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Thesis - Mokopuna Rising

January 25, 2013 at 9:58 AM

'Mokopuna rising: intervention in whānau violence', by Erana Cooper, PhD Thesis, University of Auckland, 2012

Abstract:

Family violence is a critical issue facing Aotearoa New Zealand, and over-representation of the indigenous population is of great concern. The elucidation of successful prevention and intervention strategies is of significant interest to the field, yet there exists a dearth of literature related to the relevance and efficacy of these for Māori whānau (families). This study aimed to describe practices which assist whānau in the prevention or elimination of whānau violence. This was investigated through qualitative research methods, situated within a framework of Kaupapa Māori methodology (indigenous research theory and methods), and informed by the broad traditions of both clinical and community psychology. Semi-structured interviews were conducted with 50 participants representing three groups: whānau, practitioners in the field, and tribal representatives from the Ngāti Hine hapū (from Northern New Zealand). Analyses of interviews revealed that the experience of whānau violence for Māori involves a complex interaction of both historical and contemporary factors. Overall, Māori approaches to intervention and the restoration of whānau through strengthening cultural identity and practices were valued by all three participant groups. The presence of positive role-models and meaningful engagement with therapeutic and other supports were also highlighted by all three groups as fundamental in preventing and stopping whānau violence. Education, skill development, and the provision of opportunities to change were also identified by whānau as mitigating factors for whānau violence. Practitioners emphasised the characteristics and skills necessary to facilitate change within whānau, and identified that support for them in this work is important. Ngāti Hine representatives also highlighted whānau connectedness and support for young people as valuable strategies. A need for succession planning and a desire for rangatiratanga (self-determination) contributed to a vision held by Ngāti Hine representatives for healthy whānau and a strong hapū. Underscored by participants in all three groups, as an essential factor in preventing and stopping whānau violence, was the presence of hope. Being based within a hapū (tribal) environment, this study makes a unique contribution to both the theory and practice of prevention and intervention in whānau violence.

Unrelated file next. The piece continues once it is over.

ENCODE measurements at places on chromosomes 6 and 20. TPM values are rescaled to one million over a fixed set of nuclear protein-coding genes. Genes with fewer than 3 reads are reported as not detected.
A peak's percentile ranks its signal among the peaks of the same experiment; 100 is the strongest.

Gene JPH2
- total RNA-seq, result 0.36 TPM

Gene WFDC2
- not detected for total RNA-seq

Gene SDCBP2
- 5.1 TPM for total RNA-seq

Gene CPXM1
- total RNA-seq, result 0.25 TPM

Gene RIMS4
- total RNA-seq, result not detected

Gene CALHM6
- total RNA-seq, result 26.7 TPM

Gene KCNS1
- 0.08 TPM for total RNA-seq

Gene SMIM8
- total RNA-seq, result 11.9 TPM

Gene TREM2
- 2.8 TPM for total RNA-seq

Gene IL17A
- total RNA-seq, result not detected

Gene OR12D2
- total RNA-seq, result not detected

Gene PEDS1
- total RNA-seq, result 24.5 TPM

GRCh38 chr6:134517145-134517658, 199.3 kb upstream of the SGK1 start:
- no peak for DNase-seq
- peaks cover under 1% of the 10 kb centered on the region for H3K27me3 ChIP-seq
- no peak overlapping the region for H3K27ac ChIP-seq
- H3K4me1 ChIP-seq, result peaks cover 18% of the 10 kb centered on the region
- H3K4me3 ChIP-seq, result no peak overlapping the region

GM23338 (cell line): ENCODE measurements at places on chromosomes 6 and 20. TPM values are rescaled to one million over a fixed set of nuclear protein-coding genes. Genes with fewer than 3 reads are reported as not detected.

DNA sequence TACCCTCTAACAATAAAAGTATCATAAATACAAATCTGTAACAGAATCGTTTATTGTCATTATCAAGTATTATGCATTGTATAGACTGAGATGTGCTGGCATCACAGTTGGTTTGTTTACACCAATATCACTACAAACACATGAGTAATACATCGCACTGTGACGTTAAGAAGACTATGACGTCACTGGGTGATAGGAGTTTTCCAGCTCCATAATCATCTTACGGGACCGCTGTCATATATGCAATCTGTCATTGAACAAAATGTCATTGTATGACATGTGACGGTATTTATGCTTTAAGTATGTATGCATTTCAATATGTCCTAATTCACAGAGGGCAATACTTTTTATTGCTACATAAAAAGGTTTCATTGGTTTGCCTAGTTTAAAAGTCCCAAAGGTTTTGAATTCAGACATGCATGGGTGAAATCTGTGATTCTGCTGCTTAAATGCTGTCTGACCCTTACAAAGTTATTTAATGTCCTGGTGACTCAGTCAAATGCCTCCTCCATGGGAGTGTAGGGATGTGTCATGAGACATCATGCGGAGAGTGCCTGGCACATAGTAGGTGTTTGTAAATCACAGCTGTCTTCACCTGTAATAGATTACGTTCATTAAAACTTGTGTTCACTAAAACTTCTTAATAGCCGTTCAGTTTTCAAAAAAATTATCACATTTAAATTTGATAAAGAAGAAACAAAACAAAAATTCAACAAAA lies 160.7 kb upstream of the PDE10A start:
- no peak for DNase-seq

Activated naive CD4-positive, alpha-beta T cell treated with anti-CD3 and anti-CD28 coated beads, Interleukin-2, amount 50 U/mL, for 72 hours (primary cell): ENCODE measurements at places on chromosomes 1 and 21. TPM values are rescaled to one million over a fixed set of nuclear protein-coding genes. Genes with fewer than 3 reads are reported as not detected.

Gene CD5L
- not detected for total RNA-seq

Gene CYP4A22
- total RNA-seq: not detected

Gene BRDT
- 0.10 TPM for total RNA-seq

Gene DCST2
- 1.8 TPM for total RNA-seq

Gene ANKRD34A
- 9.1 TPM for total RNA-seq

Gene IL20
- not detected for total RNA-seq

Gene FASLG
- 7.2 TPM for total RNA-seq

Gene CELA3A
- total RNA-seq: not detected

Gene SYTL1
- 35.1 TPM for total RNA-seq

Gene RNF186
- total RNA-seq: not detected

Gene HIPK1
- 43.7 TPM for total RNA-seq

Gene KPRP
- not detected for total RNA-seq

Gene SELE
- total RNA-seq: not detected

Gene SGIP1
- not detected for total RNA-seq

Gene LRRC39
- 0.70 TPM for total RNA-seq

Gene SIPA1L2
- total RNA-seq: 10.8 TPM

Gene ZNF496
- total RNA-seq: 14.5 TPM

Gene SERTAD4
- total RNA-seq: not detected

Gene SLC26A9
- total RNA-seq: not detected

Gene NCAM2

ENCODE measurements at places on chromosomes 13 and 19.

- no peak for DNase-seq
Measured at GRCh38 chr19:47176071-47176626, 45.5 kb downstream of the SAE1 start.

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Category: Research